List of continents and countries
- Africa (approximately 1/3 of it – from south of Libreville in Gabon in the west to south of Somalia in the east)
- Asia (the very southern island portion including most of Indonesia and East Timor)
- Australia (the entire mainland is in the Southern Hemisphere, although the very northern part of Raja Ampat Islands in West Papua are in the Northern Hemisphere)
- South America (mostly, south of the Amazon River mouth in the east and Quito in the west)
- Zealandia (New Caledonia, the New Zealand landmass and associated islands are wholly within the Southern Hemisphere)
- South Africa
- American Samoa (USA)
- Cook Islands (New Zealand)
- Easter Island (Chile)
- French Polynesia (including Tahiti) (France)
- Galápagos Islands (Ecuador)
- Jarvis Island (USA)
- Juan Fernández Islands (Chile)
- Territory of New Caledonia and Dependencies (France)
- Niue (New Zealand)
- Kermadec Islands (New Zealand)
- Swains Island (USA, claimed by Tokelau)
- Tokelau (New Zealand)
- Wallis and Futuna (France)
- Pitcairn Islands (United Kingdom)
- Antarctic and sub-Antarctic islands
- Bouvet Island (Norway)
- Kerguelen Islands (France)
- New Zealand Sub-Antarctic Islands (New Zealand)
- Saint Paul Island and Amsterdam Island (France)
- South Georgia and the South Sandwich Islands (United Kingdom, claimed by Argentina)
- South Orkney Islands (Antarctic Treaty signatories)
Hemispheres of the Earth Book:Hemispheres of the Earth · Category:Hemispheres · Portal:Geography · Commons:Maps of Earth's hemispheres
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Look at other dictionaries:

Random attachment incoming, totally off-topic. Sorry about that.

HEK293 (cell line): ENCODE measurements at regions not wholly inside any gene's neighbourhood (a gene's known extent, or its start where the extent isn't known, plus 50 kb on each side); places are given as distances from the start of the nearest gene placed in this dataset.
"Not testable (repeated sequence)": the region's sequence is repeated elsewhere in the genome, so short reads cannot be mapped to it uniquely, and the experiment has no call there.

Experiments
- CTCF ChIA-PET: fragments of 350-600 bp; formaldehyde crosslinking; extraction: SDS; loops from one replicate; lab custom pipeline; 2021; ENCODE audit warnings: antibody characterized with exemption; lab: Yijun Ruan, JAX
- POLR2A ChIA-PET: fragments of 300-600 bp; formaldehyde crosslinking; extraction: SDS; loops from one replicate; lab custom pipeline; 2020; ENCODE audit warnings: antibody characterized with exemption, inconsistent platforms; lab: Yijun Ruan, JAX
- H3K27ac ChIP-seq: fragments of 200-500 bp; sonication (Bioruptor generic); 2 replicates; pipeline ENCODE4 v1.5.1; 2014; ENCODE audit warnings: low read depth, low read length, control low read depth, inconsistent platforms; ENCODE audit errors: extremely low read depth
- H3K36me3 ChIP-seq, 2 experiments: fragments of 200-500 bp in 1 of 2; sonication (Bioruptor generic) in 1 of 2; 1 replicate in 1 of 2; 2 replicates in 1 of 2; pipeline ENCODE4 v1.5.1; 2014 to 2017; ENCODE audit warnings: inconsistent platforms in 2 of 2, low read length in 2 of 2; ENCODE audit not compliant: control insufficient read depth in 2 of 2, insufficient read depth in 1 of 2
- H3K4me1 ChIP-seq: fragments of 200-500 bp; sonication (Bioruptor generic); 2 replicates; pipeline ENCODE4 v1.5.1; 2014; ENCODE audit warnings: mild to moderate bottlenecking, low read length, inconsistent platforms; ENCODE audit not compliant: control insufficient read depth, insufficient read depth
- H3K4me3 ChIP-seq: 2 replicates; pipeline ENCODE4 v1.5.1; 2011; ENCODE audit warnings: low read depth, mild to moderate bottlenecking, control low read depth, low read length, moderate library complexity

southern hemisphere — n Southern Hemisphere the southern hemisphere the half of the world that is south of the Equator … Dictionary of contemporary English
Southern Hemisphere — that half of the earth south of the equator … English World dictionary
southern hemisphere — noun the hemisphere to the south of the equator (Freq. 1) • Instance Hypernyms: ↑hemisphere • Part Meronyms: ↑Australia, ↑Gondwanaland, ↑South America … Useful english dictionary
Southern Hemisphere — noun The hemisphere of the Earth (or any celestial body) to the south of its equator … Wiktionary
southern hemisphere — n. hemisphere south of the equator … English contemporary dictionary
southern hemisphere — noun Usage: often capitalized S&H Date: circa 1771 the part of the earth that lies south of the equator … New Collegiate Dictionary
Southern Hemisphere — the half of the earth between the South Pole and the equator. [1885 90] * * * … Universalium
Southern Hemisphere — the world south of the equator … Eponyms, nicknames, and geographical games
Southern Hemisphere — South′ern Hem′isphere n. geo geg the half of the earth between the South Pole and the equator … From formal English to slang
Southern Hemisphere — /sʌðən ˈhɛməsfɪə / (say sudhuhn hemuhsfear) noun 1. (also lower case) the half of the earth between the South Pole and the equator. 2. Astronomy the half of the celestial sphere south of the celestial equator … Australian English dictionary